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" Why, man, he doth bestride the narrow world Like a Colossus ; and we petty men Walk under his huge legs, and peep about To find ourselves dishonourable graves. Men at some time are masters of their fates : The fault, dear Brutus, is not in our stars,... "
The Plays of William Shakespeare: With the Corrections and Illustrations of ... - Página 14
por William Shakespeare - 1809
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The Complete Works of William Shakespeare

William Shakespeare - 1996 - 1263 páginas
...shout! I do believe that these applauses are For some new honours that are heapt on Cœsar. CASSIUS. erland, What says King Bolingbroke? will his majesty Give Richard leave to live till Richard die? legs, and peep about To find ourselves dishonourable graves. Men at some time are masters of their...
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A New Dictionary of Eponyms

...Julius Caesar immortalized this ancient statue when Cassius described the title character to Brutus: Why, man, he doth bestride the narrow world Like a Colossus; and we petty men Walk under his high legs, and peep about < To find ourselves dishonorable graves. GOLT, GOLT REVOLVER Samuel Colt...
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The Wordsworth Dictionary of Quotations

Connie Robertson - 1998 - 669 páginas
...in water. 10274 Henry ViII Some come to take their ease And sleep an act or two. 10275JuliusCaesar sweats, None legs, and peep about To find ourselves dishonourable graves. Men at some time are masters of their...
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Napoleon Bonaparte: A Life

Alan Schom - 1998 - 944 páginas
...1800-1815. I. Title. DC2O3-S36 1997 944.05^92 — dc*i 97-5805 ISBN 0-06-092958-8 (pbk.) 03 0405»/RRD 1098 Why, man, he doth bestride the narrow world Like a Colossus, and we petty men Walk under his huge legs, and peep about To find ourselves dishonourable graves. Men at some time were masters of their...
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Citizen Emperor: Pedro II and the Making of Brazil, 1825-1891

Roderick J. Barman - 1999 - 548 páginas
...country." 78 In sum, politicians of both ruling parties echoed Cassius's complaint against Julius Caesar: "Why, man, he doth bestride the narrow world like a Colossus; and we petty men walk under his huge legs, and peep about to find ourselves dishonorable graves." 75 Given that by 1872 Pedro II had been...
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The Works of John Dryden, Volumen13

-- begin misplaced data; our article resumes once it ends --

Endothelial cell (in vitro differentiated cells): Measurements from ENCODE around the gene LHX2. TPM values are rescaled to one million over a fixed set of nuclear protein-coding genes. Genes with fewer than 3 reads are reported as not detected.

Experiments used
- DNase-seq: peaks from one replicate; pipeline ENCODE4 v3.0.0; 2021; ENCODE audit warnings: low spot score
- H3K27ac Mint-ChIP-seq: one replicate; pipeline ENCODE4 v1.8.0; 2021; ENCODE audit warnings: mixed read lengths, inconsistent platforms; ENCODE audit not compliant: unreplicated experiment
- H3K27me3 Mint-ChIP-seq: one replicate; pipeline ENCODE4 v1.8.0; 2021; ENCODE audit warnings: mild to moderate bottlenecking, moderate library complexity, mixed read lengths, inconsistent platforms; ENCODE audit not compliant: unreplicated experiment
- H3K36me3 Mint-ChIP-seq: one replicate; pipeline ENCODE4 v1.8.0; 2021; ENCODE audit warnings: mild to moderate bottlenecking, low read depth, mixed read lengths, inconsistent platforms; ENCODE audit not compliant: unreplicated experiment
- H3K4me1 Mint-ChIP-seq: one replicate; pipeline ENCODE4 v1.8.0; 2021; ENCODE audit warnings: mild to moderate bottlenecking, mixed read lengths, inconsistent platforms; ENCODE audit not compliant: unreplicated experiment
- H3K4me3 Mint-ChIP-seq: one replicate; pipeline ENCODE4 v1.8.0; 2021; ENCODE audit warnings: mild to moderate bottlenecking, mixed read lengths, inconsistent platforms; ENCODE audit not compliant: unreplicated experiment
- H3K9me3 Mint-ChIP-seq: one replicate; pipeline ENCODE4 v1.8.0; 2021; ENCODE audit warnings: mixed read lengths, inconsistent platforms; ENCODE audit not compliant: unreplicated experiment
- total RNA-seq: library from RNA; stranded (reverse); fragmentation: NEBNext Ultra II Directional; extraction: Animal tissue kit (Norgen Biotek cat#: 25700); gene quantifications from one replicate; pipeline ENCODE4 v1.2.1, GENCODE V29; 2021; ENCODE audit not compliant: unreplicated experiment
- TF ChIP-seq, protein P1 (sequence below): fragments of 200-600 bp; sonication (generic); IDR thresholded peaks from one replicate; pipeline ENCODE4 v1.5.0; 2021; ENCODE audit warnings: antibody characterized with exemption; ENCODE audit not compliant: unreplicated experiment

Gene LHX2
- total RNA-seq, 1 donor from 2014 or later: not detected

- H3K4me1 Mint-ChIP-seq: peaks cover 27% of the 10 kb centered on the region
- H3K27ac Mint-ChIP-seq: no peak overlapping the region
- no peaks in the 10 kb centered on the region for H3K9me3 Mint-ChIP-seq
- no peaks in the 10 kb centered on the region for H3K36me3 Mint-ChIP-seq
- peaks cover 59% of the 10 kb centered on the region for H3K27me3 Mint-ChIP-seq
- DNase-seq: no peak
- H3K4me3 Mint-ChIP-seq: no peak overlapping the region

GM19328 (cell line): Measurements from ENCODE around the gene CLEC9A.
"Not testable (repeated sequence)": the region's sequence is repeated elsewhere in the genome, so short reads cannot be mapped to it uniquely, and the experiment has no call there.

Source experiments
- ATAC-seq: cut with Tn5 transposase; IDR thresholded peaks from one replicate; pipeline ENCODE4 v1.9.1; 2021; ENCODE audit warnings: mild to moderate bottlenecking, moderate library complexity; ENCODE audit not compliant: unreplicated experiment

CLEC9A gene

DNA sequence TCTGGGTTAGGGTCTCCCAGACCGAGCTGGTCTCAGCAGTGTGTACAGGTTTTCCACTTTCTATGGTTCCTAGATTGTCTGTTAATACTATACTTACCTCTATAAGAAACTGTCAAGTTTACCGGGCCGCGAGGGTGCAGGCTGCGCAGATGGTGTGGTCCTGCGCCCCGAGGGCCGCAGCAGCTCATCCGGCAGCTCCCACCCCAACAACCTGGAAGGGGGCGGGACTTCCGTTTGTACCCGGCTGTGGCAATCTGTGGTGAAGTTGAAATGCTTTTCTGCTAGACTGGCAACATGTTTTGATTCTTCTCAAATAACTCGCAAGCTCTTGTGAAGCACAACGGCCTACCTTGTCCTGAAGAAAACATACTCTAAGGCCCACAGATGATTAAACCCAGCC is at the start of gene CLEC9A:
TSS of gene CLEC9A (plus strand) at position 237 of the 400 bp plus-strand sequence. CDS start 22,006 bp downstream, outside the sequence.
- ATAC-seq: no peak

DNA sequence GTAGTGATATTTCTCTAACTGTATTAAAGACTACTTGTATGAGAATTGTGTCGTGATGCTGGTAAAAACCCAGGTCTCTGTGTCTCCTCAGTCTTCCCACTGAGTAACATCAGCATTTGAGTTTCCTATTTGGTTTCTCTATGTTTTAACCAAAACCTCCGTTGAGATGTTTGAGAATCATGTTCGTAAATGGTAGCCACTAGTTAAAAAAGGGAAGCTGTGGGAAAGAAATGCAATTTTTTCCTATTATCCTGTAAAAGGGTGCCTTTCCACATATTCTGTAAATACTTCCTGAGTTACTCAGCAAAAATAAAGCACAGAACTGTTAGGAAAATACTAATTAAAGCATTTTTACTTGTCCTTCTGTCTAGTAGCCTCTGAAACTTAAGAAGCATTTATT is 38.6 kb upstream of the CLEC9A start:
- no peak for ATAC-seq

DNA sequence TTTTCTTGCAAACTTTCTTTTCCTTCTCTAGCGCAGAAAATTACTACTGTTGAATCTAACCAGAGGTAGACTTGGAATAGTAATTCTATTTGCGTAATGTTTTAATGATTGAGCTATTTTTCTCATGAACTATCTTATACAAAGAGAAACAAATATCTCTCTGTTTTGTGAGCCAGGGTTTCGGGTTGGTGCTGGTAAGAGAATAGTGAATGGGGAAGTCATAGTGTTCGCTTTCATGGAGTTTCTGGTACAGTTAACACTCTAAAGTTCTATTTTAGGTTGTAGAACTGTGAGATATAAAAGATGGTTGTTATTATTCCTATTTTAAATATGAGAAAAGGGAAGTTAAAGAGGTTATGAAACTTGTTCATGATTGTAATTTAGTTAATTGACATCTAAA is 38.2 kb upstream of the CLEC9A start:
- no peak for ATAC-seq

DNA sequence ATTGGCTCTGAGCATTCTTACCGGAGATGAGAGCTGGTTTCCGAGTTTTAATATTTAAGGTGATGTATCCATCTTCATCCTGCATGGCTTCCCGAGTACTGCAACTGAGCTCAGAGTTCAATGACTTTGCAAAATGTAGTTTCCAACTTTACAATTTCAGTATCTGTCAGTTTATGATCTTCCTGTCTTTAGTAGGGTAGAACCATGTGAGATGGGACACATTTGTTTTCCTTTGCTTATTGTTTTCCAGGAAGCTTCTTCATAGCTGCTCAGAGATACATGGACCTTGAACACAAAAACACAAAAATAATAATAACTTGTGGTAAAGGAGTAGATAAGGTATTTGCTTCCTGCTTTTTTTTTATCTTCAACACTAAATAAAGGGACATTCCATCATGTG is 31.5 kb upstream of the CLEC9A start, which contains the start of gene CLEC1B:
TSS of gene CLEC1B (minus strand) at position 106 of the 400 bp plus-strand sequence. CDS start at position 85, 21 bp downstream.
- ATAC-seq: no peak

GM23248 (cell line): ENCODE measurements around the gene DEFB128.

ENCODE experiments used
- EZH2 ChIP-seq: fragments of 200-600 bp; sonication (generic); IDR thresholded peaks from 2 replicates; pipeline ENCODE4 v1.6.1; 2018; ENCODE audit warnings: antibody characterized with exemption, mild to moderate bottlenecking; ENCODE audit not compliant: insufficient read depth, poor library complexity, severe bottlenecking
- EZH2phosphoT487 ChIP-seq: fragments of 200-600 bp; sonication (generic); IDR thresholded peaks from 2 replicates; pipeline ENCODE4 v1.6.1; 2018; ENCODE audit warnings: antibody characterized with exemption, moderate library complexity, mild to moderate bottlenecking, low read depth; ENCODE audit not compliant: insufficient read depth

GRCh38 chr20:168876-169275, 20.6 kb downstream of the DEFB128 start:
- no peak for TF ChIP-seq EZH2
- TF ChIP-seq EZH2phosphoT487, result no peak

John Dryden - 1956
...Julius Caesar (I, ii, 135-138), where Cassius describes Caesar's greatness ironically in similar terms: Why man he doth bestride the narrow world Like a Colossus, and we petty men Walk under his huge legs and peep about To find ourselves dishonorable graves. 71 Tyrants of all Nature. For Dryden's own...
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Words that Make a Difference and how to Use Them in a Masterly Way

Robert Greenman - 2000 - 445 páginas
...too hard-core a term for this Federal cinema verite — when the boss takes three hours for lunch. Why, man, he doth bestride the narrow world Like a Colossus; and we petty men Walk under his huge legs, and peep about To find ourselves dishonorable graves. Men at some time are masters of their fates:...
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Julius Caesar

Jennifer Mulherin, Abigail Frost - 2001 - 31 páginas
...not want him to accept it. Disappointment was the reason for Caesar's sullen looks. Caesar's ambition Why, man, he doth bestride the narrow world Like a Colossus; and we petty men Walk under his huge legs, and peep about To find ourselves dishonourable graves. Act i Sc ii 14 Caesar's comments on Cassius...
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Politics at the Turn of the Century

Symposium on Science, Reason, and Modern Democracy - 2001 - 368 páginas
...god, and Cassius is A wretched creature, and must bend his body If Caesar carelessly but nod on him. Why man, he doth bestride the narrow world Like a Colossus, and we petty men Walk under his huge legs, and peep about To find ourselves dishonorable graves.66 Shakespeare suggests, I believe, that...
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Orson Welles on Shakespeare: The W.P.A. and Mercury Theatre Playscripts

Orson Welles - 2001 - 297 páginas
...shout? I do believe that these applause are For some new honours that are heaped upon Caesar. CASSIUS Why, man, he doth bestride the narrow world Like a Colossus, and we petty men Walk under his huge legs and peep about 1 14 Orson Welles on Shakespeare To find ourselves dishonourable graves. Men at...
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